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Cablegate: Canada: (2/5) 220th Meeting of the U.S.-Canada

VZCZCXRO6894
PP RUEHGA RUEHHA RUEHQU RUEHVC
DE RUEHOT #2020/01 3061916
ZNR UUUUU ZZH
P 021916Z NOV 07
FM AMEMBASSY OTTAWA
TO RUEHC/SECSTATE WASHDC PRIORITY 6828
INFO RULSJGA/USCG WASHDC PRIORITY
RUEHNO/USMISSION USNATO PRIORITY 0816
RHEHNSC/WHITE HOUSE NSC WASHINGTON DC PRIORITY
RUEAIIA/CIA WASHDC PRIORITY
RHMFIUU/CDR NORAD PETERSON AFB CO PRIORITY
RUEAHLC/DEPT OF HOMELAND SECURITY WASHDC PRIORITY
RUEKJCS/DIA WASHDC PRIORITY
RHMFIUU/HQ USNORTHCOM PRIORITY
RUEKJCS/JOINT STAFF WASHDC PRIORITY
RUCNCAN/ALL CANADIAN POSTS COLLECTIVE
RUEHME/AMEMBASSY MEXICO 1752

UNCLAS SECTION 01 OF 02 OTTAWA 002020

SIPDIS

SENSITIVE
SIPDIS

E.O. 12958: N/A
TAGS: PREL MARR MOPS NORAD CA
SUBJECT: CANADA: (2/5) 220TH MEETING OF THE U.S.-CANADA
PERMANENT JOINT BOARD ON DEFENSE - VISION AND PRINCIPLES
DOCUMENT

1. (U) U.S. Co-Chairman George Nethercutt and Canadian
Co-Chairman Rick Casson, M.P. convened the 220th meeting of
the Permanent Joint Board on Defense (PJBD) at the Canadian
Maritime Warfare Center in Halifax, Nova Scotia October 9-11,
2007 (septels). This is the second in a series of five
telegrams. It documents the PJBD's deliberations on the
Vision and Principles Document.

---------------------
Vision and Principles
---------------------

2. (SBU) Canadian Department of Foreign Affairs and
International Trade (DFAIT) Director General (DG) for
International Security Don Sinclair launched the discussion
of the Vision and Principles Document by noting that Prime
Minister Harper supported it and that it should serve to
guide the PJBD and the relevant elements of the two
governments in the future. Canadian Military Policy
representative Major General Chris Davis asserted that the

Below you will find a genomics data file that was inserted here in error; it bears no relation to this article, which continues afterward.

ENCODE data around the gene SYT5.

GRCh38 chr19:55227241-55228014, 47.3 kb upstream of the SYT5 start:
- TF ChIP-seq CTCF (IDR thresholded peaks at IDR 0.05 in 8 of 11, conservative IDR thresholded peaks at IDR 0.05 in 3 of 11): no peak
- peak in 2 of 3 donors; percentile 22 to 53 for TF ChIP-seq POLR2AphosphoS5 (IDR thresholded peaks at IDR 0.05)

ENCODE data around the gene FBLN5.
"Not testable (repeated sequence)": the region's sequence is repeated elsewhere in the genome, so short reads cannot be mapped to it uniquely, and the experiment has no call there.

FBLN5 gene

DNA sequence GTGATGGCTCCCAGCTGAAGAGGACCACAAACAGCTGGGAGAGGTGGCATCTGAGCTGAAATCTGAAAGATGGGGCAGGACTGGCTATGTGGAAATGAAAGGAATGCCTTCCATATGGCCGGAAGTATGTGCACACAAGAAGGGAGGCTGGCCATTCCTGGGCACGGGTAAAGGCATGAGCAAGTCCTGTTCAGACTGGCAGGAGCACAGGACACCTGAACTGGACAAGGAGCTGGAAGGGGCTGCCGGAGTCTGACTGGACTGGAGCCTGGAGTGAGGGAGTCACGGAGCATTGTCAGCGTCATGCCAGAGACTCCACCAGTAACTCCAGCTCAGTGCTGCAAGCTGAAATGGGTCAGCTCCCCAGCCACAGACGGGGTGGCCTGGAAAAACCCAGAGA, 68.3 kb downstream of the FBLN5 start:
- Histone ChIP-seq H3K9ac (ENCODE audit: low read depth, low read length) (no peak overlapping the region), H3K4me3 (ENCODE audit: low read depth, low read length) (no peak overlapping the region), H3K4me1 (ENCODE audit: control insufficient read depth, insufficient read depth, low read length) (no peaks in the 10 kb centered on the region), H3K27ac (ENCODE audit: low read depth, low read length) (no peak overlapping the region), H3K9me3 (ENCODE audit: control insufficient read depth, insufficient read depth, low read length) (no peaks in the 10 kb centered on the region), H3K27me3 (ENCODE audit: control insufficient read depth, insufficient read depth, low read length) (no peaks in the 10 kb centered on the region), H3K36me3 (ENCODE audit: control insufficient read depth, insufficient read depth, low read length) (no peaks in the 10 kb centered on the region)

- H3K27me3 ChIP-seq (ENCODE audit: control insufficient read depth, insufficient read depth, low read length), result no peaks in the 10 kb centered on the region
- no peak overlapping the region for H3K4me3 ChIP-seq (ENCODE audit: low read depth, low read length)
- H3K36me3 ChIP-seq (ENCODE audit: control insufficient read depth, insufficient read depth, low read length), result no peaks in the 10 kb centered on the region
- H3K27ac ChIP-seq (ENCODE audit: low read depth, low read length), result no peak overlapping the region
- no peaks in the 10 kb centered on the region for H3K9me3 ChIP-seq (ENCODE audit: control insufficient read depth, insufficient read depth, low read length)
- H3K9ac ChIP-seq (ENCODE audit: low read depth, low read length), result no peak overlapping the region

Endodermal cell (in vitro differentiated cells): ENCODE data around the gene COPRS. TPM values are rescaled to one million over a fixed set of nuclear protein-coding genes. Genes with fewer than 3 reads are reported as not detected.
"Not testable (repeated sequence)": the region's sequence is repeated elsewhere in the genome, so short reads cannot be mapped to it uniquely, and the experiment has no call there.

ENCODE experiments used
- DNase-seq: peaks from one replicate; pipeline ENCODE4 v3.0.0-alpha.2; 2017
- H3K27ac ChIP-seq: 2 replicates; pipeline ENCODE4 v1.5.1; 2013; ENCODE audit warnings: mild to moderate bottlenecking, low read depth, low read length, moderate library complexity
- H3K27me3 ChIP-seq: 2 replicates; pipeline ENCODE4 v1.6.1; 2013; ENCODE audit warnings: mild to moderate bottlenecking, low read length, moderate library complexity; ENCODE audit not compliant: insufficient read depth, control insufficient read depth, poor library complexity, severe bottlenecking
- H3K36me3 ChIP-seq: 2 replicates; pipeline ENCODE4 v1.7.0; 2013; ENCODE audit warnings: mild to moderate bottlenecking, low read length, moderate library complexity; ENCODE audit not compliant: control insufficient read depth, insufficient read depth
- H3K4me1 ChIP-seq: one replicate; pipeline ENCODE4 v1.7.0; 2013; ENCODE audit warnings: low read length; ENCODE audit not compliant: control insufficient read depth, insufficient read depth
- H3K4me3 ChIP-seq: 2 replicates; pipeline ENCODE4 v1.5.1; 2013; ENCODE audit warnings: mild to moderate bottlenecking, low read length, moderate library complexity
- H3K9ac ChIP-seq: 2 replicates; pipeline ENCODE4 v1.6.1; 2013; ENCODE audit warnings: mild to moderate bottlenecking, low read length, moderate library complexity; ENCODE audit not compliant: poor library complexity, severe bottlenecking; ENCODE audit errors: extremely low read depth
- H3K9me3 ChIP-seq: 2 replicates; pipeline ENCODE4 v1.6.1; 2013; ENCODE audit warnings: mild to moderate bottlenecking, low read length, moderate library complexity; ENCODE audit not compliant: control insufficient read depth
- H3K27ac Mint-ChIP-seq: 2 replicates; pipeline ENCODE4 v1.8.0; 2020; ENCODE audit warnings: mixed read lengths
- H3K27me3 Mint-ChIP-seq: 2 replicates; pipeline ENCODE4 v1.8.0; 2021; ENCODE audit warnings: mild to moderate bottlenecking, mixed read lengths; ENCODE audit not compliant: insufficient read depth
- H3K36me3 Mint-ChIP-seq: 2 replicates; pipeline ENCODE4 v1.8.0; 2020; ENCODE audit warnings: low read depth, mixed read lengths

Document would show that the CANUS defense and security
establishments were adapting and evolving. With the backing
of our national leaders, he said, it would also give us the
power to move our respective domestic policies in the right
direction.

3. (SBU) DG Sinclair noted that Canada would like to launch
the Document at the commemoration of NORAD's 50th anniversary
in May 2008 as a way to re-emphasize the two countries'
common vision for continental security and to draw public
attention to our "deep and enduring" partnership. The next
step for the Canadian side would be to have the foreign,
defense, and public safety ministers clear the Document and
table it in Cabinet. To this end, the Canadians would like a
signal from the U.S. side that it, too, is ready to press
ahead. NORAD Deputy Commander LtGen Charles Bouchard said
NORAD would plan for the Document to be featured at the NORAD
commemoration. U.S. NSC Representative Richard Miles
observed that the next scheduled opportunity for the
President and the Prime Minister to meet could occur as early
as April 2008, during the North American Leaders' Summit at a
venue to be determined in the U.S.

4. (SBU) Co-Chair Nethercutt responded that the U.S. side was
satisfied with the language in the Document and said that he
would ask the secretaries of State, Homeland Security, and
Defense to seek the President's direct involvement, perhaps
to include signing the Document alongside the Canadian Prime
Minister at the NORAD commemoration. State Department
WHA/CAN Office Director Alex Lee said he would staff it with
a view towards having it ready for leaders' signatures in
2008. Sinclair interjected that he would do the same on the
Canadian side, and Co-Chair Casson ended the discussion by
noting there was consensus on the need to complete and tee-up